10 Losties We Love: A look back at our favorite “Lost” characters

In what could easily be billed as the biggest television event of the decade, ABC’s “Lost” will shut the hatch door on six years of mind-bending mystery when it caps off its incredible run with a two-and-a-half hour series finale on May 23. When it debuted back in 2004, no one could have anticipated that J.J. Abrams’ island drama would depend so much on its cool plot devices and mysteries, but the show remains first and foremost about the characters. With so many great personalities populating the “Lost” universe, it’s difficult to settle on a list of the absolute best, but that doesn’t mean we didn’t try. The Bullz-Eye staff recently sat down to compile a list of our personal favorites, as well as a few we didn’t like so much. Check out some samples below:

James “Sawyer” Ford

He’s a con-man, a killer, and can’t remember anyone’s name to save his life, but for some reason, we just can’t help having a fondness for the man we’ve come to know as Sawyer. Admittedly, part of it has to do with all the great nicknames he’s come up with for his fellow survivors – just the monikers he’s saddled Hurley with (Pillsbury, Rerun, Grape Ape, Mongo, Jabba, Deep Dish to cite a few) are enough to make him our hero – but it’s mostly because of the fact that, for all of the flashbacks we’ve seen on “Lost,” few have found us changing our tune about a character quite as much as his. We learned that, at the ripe old age of eight, his parents were conned so profoundly by a man using the alias of Tom Sawyer that his father killed his mother, then himself, damaging the boy’s psyche so much that he took on the con man’s last name and profession. Sawyer was a far cry from a good man before taking Oceanic Flight 815, and he wasn’t all that nice a guy immediately thereafter, either (remember the way he hoarded the whiskey and porn that he’d found in the wreckage?), but thanks to his relationships with Kate and Juliet, along with various sacrifices he’s made over the course of six seasons, we’ve seen that there really is a good heart beating beneath that snippy, cynical exterior.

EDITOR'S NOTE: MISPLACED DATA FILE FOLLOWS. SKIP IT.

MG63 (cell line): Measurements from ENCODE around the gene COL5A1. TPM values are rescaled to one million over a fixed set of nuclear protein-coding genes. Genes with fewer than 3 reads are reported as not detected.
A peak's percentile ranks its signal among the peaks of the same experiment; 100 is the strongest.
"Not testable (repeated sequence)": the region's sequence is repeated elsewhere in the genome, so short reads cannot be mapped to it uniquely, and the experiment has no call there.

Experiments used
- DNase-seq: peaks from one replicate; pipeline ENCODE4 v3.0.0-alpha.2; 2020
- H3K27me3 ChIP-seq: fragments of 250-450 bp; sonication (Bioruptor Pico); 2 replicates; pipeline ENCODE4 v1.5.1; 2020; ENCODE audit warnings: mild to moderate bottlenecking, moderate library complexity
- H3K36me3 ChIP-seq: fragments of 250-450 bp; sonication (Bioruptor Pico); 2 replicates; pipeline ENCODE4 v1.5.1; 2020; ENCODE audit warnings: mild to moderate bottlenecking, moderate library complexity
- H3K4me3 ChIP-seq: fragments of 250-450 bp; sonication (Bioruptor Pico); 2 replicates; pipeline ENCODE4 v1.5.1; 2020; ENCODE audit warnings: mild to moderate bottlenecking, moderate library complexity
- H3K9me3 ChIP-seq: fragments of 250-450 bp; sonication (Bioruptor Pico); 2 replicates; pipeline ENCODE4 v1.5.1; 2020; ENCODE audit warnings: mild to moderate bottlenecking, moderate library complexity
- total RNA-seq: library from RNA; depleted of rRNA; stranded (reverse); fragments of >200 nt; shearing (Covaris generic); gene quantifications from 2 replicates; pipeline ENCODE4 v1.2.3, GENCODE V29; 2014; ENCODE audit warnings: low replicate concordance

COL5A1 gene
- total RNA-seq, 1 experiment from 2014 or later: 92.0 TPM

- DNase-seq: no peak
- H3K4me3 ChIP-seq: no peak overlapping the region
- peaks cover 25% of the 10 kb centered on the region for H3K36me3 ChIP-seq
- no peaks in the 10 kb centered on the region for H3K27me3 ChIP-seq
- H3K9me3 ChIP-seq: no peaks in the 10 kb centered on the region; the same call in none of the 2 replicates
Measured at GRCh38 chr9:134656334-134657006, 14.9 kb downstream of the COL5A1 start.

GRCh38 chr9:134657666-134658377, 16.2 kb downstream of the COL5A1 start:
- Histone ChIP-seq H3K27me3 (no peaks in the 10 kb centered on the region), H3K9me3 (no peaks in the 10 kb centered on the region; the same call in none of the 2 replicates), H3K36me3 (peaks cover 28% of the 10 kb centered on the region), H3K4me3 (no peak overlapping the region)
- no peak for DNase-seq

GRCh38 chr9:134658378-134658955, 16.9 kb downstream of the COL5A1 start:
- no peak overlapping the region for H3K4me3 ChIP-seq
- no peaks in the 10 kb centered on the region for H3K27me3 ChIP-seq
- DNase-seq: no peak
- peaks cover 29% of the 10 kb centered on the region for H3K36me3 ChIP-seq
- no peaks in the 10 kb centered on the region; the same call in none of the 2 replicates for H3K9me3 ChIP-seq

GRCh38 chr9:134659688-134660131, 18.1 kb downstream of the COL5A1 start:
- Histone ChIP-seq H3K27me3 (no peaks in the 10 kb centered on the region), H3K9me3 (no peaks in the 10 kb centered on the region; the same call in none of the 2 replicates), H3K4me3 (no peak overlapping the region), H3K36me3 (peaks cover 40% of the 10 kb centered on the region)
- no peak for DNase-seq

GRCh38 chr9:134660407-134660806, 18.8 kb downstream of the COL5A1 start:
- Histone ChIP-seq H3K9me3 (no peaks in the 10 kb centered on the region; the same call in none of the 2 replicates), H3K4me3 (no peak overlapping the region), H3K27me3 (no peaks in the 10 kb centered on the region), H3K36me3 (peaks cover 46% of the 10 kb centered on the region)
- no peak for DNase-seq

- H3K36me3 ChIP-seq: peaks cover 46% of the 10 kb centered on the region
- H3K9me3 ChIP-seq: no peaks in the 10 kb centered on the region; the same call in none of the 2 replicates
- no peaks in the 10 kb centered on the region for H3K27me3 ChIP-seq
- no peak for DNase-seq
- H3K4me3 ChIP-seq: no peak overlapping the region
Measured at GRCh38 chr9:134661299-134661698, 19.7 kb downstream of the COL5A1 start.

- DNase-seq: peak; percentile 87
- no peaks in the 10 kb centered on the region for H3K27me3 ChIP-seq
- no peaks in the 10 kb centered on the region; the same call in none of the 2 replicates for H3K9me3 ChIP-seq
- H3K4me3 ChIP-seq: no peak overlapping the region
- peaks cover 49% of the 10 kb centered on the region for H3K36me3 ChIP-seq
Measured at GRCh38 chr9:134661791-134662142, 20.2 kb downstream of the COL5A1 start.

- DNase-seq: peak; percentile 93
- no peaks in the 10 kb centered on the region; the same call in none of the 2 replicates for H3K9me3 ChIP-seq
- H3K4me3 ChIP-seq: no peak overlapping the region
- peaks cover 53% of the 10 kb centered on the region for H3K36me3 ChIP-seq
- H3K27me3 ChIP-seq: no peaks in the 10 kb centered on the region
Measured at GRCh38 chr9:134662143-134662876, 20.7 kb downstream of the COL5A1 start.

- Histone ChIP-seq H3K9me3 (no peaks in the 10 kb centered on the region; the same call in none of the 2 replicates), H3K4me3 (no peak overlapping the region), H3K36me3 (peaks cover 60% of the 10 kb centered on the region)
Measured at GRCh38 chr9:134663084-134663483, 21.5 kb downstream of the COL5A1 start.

Michael Dawson

Unlike many of his fellow castaways, Michael Dawson’s departure from the show didn’t result in a gasp, but a sigh of relief. By far one of the most annoying characters to ever wash up on the island, Michael also had one of the least interesting back stories of the original group. Though many parents might applaud his protective instincts (particularly considering he didn’t have much of a relationship with Walt prior to the crash), that doesn’t change the fact that he killed two innocents (Ana Lucia and Libby) and then backstabbed four others simply so that he could get himself and his son off the island. But just when it looked like we were free for good of his incessant whining, Michael returned by way of the freighter (now under the orders of Ben Linus, who else?) with the hope of redeeming himself by saving his fellow Losties from impending danger. His sacrificial suicide didn’t quite have the intended effect, however, as no one really cared what happened to him by that point. In the end, he was relegated to a ghostly whisper in the island’s jungle, and considering just how forgettable his character was, it was exactly what he deserved.

Be sure to read the complete feature over at Bullz-Eye, and then browse additional content by visiting our new Lost Fan Hub for interviews, DVD reviews, and much more.

  

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Lost 5.14 – The Variable

It’s not very often that we welcome back a character the same night we say farewell, but if the end of tonight’s episode is to be believed, Daniel Faraday is no more. To which I say, fuck you Carlton Cuse and Damon Lindelof. Killing Charlie was bad enough, but if this death sticks, I’m going to be pretty pissed. Okay, maybe not. It’s kind of hard to stay mad at you when you continue to deliver top-notch episodes like this, but that doesn’t mean I’m not upset. Nevertheless, just like Charlie’s last few episodes at the end of Season Three, Faraday’s last hurrah was one for the ages.